Lessons Learned from Vito Bernasconi —

I believe everyone has something to offer and you can gain valuable advice from all sorts of people, no matter how they are placed. Some teachers have been particularly influential in helping me find that next step forward.

My first ever ballet teacher, Mrs Nicholina Kuner, allowed me to truly discover my passion for this art form. Through her words of wisdom she endowed me a gift to believe in myself, to always aim for higher ground and to NEVER, EVER give up on my dreams. This amazing woman, along with my family and friends, provided me with the foundation to make my hopes come true. Now, I’m a professional ballet dancer in an outstanding company and honestly, I have never ‘worked’ a day in my life.

I have been blessed to have met and danced with ballerinos who have given me inspiration to further my aspirations. From my first male contemporary teacher, Bill Pengelly, to my graduate teacher Dale Baker and now my Artistic Director, Li Cunxin, I have held these men in high esteem and respect them for who they are and what they’ve accomplished, but also for what they have offered.

Through them I discovered that while strength is important for male dancers, dancing is not just about being powerful and putting in 110% for every single step. I've always been a hard worker, but using every ounce of my energy on the smallest things became very tiring very quickly, and I have learned that instead of working ‘hard’ all the time, it is better to work efficiently and effectively.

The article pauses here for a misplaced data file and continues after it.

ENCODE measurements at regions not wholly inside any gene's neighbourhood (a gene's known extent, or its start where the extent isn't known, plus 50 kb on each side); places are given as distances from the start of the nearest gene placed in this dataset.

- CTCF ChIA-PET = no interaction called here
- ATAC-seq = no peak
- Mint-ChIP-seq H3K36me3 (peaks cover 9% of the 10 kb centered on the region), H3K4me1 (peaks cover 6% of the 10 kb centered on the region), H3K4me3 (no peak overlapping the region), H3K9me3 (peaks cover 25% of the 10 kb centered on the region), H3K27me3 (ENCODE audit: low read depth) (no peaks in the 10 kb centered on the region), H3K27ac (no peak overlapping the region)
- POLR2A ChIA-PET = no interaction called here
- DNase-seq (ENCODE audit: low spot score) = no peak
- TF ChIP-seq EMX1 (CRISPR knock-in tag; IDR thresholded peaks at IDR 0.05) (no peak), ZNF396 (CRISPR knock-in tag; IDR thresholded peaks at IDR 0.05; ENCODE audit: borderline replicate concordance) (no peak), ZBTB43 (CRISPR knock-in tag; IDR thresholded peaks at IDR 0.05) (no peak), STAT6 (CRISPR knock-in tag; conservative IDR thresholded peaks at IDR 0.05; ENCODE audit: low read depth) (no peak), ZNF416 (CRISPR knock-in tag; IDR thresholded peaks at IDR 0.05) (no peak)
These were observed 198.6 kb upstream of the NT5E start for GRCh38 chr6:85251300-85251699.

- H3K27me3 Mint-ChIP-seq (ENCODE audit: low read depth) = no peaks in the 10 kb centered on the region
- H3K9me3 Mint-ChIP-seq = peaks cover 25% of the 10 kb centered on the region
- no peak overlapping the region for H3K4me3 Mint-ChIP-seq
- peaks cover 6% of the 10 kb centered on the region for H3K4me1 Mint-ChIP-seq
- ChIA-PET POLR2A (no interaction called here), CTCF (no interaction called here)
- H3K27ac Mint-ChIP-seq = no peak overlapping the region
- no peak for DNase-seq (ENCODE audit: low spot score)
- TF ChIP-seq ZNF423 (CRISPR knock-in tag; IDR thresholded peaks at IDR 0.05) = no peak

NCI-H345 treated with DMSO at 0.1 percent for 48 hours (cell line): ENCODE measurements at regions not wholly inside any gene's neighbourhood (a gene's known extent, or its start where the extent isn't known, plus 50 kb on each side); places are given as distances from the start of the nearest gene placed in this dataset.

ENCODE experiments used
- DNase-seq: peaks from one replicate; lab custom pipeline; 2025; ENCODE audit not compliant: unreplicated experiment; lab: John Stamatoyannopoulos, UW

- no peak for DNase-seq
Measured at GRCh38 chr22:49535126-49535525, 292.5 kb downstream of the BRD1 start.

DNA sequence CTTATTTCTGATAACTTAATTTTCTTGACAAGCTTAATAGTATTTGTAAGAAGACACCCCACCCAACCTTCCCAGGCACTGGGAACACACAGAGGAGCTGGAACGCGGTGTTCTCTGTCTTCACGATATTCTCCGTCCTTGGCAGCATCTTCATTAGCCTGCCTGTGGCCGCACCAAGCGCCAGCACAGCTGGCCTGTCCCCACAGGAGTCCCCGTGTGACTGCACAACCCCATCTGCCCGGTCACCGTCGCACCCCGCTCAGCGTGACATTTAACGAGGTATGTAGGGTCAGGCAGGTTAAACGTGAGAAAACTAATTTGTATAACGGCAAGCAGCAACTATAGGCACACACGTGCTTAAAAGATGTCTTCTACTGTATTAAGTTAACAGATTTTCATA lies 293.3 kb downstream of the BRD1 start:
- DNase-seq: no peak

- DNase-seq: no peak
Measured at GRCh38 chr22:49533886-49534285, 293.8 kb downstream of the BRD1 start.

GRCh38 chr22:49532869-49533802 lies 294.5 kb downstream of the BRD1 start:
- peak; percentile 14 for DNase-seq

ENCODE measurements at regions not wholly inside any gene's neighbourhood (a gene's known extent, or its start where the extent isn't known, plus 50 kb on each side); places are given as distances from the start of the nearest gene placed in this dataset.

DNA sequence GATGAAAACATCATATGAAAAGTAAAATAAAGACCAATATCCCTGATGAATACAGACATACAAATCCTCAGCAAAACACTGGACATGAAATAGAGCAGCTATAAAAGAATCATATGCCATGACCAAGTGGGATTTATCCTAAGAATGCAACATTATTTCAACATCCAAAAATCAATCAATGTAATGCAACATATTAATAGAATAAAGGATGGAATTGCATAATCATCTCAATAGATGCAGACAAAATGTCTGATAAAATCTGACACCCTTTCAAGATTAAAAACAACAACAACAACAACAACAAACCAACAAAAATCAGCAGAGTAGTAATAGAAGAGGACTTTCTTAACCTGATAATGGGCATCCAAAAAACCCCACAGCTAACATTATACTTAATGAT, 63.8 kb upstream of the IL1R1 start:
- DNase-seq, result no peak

Another important lesson I discovered through my teachers’ guidance was to seek the intricacies and smaller details in each movement. Visualisation works for me, and having specific images and cues such as thinking of your feet like your hands or imagining a bubble surrounding your body, allows me to focus on the feeling, instead of what it looks like in the mirror.

In the past few years I have mentored a handful of final year dance students from QUT. They have asked me so many of the questions I had for my teachers back when I was graduating. Lessons I learnt as a student, that I have implemented in my life, are now the teachings I can pass down to this new generation of young dancers. So from practical questions such as ‘what should I put on my resume?’ ‘Where should I audition?’ through to bigger picture concerns such as, ‘am I crazy to pursue this career?’ ‘Can I do this?’ I have been able to share a crucial piece of advice I was given – gain as much knowledge as possible before making a decision, but then search within yourself and find what feels right for you.

In helping these students, I have also learned something from them – the true value of knowledge is to be able to share it.

So I’ll leave you now with one of my favourite life lessons, which is simply this – if what I’m saying helps, use it. If it’s not, save it until it does, or just let it go.